Their busy careers notwithstanding, the Desais made time for participating in public life. Dr. Desai joined the civil rights movement and worked on voter registration and Andrew Young’s Congressional campaign. Vibha Desai, along with Usha Kadaba, started the first Indian dance and music academy in 1981. They began lessons in the Desai home for three students and, as their student body grew, moved classes to the new Indian cultural center, IACA, which the Desais had helped found. Students learned Indian classical dance and music and performed in many venues including King Center events, the Coca Cola centennial, and the 1988 Democratic Convention.
Before his retirement Dr. Desai taught 10,000 undergraduate students and 1,000 graduate students, supervising 18 Ph.D. dissertations. He has had teaching sabbaticals in Denmark, France, China, and Venezuela and was named National Educator of the Year in 2000 by the American Society of Engineering Education. The Desais are devoted grandparents, dividing their time between Atlanta and California where their son and his family lives.
Compared to the over two and a half million immigrants from India and their children, there are only half a million Pakistanis, 57,000 Bangladeshis, and 45,000 Sri Lankans living in the United States according to the Migration Policy Institute. These South Asian groups have many things in common and many differences. Sabiah Mujtaba was born in Pakistan but raised in the UK. She attended college there, met her husband, and her family migrated first to Panama and two years later to the USA.
Ms. Mujtaba remembers what it was like to move to Atlanta, "In the early 80s, Atlanta felt quite small to me in many ways. Having grown up in UK with the cultural diversity, I was particularly surprised at how many people didn't know where Pakistan was. India yes, so the conversations usually led to a very brief geography and history lesson.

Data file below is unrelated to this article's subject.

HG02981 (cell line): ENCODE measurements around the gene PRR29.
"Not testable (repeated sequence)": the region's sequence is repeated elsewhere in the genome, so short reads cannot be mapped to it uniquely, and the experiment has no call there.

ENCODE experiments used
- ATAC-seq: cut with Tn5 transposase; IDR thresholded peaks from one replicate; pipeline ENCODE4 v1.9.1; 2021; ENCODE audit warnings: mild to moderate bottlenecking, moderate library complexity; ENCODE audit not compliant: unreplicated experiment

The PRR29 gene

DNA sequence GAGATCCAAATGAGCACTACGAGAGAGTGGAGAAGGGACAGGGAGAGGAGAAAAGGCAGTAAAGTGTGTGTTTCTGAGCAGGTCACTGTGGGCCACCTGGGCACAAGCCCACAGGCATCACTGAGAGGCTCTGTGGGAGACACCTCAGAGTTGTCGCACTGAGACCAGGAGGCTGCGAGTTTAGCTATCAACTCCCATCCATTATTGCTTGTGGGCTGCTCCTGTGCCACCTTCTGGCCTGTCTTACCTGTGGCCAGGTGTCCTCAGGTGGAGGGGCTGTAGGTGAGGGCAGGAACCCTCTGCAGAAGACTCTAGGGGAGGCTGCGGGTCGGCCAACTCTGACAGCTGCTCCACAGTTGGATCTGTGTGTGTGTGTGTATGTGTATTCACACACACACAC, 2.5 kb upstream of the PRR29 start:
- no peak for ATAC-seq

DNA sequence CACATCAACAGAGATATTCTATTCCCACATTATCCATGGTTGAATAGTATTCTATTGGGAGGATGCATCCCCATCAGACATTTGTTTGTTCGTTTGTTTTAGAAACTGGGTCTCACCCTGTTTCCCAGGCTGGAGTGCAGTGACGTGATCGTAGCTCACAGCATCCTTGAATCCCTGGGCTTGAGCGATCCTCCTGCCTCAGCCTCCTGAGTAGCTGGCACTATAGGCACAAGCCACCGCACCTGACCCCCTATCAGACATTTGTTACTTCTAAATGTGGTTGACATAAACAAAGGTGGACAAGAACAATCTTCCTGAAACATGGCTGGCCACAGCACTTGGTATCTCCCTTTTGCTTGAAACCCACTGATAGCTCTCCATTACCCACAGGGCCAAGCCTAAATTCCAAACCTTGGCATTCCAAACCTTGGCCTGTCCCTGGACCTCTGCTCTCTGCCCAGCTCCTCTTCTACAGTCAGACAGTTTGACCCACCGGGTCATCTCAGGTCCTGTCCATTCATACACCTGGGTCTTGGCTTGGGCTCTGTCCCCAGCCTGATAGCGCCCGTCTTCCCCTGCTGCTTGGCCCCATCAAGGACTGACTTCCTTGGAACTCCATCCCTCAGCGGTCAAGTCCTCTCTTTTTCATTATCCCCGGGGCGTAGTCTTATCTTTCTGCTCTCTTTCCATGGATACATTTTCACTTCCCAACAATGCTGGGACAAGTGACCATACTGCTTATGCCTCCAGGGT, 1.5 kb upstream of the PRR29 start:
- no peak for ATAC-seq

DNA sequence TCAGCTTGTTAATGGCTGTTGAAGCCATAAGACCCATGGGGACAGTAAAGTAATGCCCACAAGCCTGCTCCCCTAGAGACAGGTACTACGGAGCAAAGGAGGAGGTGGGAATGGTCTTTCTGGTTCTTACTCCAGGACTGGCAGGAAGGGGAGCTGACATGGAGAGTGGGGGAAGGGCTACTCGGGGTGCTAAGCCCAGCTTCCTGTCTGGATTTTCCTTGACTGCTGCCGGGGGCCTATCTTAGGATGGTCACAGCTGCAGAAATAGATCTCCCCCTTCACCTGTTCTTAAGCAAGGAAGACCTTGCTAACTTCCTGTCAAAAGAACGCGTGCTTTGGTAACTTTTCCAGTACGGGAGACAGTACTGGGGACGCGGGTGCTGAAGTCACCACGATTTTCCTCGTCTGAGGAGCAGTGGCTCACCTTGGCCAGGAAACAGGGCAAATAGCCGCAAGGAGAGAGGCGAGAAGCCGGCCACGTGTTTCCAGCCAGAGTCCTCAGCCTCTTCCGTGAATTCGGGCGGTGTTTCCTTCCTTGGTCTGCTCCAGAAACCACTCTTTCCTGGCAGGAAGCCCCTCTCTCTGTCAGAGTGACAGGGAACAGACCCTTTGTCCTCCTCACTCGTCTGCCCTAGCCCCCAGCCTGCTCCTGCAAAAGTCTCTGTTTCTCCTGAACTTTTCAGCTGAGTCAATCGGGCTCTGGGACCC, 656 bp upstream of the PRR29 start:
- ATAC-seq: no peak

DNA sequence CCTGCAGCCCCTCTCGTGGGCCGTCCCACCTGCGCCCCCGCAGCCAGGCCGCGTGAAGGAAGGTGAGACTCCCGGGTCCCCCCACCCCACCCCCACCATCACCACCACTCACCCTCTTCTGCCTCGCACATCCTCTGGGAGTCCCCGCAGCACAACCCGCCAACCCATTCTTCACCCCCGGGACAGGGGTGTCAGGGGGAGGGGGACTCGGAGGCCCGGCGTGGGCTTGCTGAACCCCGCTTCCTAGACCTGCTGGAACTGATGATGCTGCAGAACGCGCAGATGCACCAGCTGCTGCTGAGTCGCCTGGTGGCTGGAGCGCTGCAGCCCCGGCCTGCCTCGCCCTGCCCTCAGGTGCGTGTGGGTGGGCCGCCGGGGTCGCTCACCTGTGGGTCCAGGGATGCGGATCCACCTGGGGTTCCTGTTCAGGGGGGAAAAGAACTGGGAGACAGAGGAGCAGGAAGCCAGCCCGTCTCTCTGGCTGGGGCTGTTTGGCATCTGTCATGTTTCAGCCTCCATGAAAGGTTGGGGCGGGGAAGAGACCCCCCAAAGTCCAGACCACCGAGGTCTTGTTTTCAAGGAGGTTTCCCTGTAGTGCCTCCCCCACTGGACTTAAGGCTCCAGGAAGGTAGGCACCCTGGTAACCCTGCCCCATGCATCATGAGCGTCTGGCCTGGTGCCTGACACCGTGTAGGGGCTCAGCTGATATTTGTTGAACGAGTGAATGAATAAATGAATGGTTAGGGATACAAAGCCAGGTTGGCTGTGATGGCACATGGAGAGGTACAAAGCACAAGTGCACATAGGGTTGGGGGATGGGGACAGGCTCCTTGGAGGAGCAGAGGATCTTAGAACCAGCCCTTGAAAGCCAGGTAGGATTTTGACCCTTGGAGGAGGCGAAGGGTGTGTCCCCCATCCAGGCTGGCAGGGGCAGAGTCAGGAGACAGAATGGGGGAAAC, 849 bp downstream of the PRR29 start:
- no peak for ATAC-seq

"The challenges happened when we became green card holders and then citizens. Now we were multicultural Americans negotiating how to fit in. After some trial periods, our two sets of parents made choices to live in the States or not. I grew up in the Western culture and my parents had not created unreasonable restrictions based on religion."
(Left) Sarasvati Devi by Sabiah Mujtaba, commissioned 2014, Atlanta, GA.
Having grown up in the UK, her perspective on raising her daughter in the USA was a little different. She says, "My daughter was just under four when we arrived. With my two nieces arriving when she was eight, and the three of them so close in their ages and very open to crosscultural experiences, their friends were of all ethnicities. As an extended family, we had no problems in associating with or moving within our adopted country. Of course, I do understand that the various cultures have created individual ethnic communities to keep their root identities and shelter themselves from dilution or absorption by the host culture. My siblings and I were brought up to 'fit in,' be open to all that was offered, and still remain with the ethical norms of our culture. I feel that in my own family that has been the case, too. We have mixed marriages with grandchildren who will continue to make America a mixed race/multicultural country."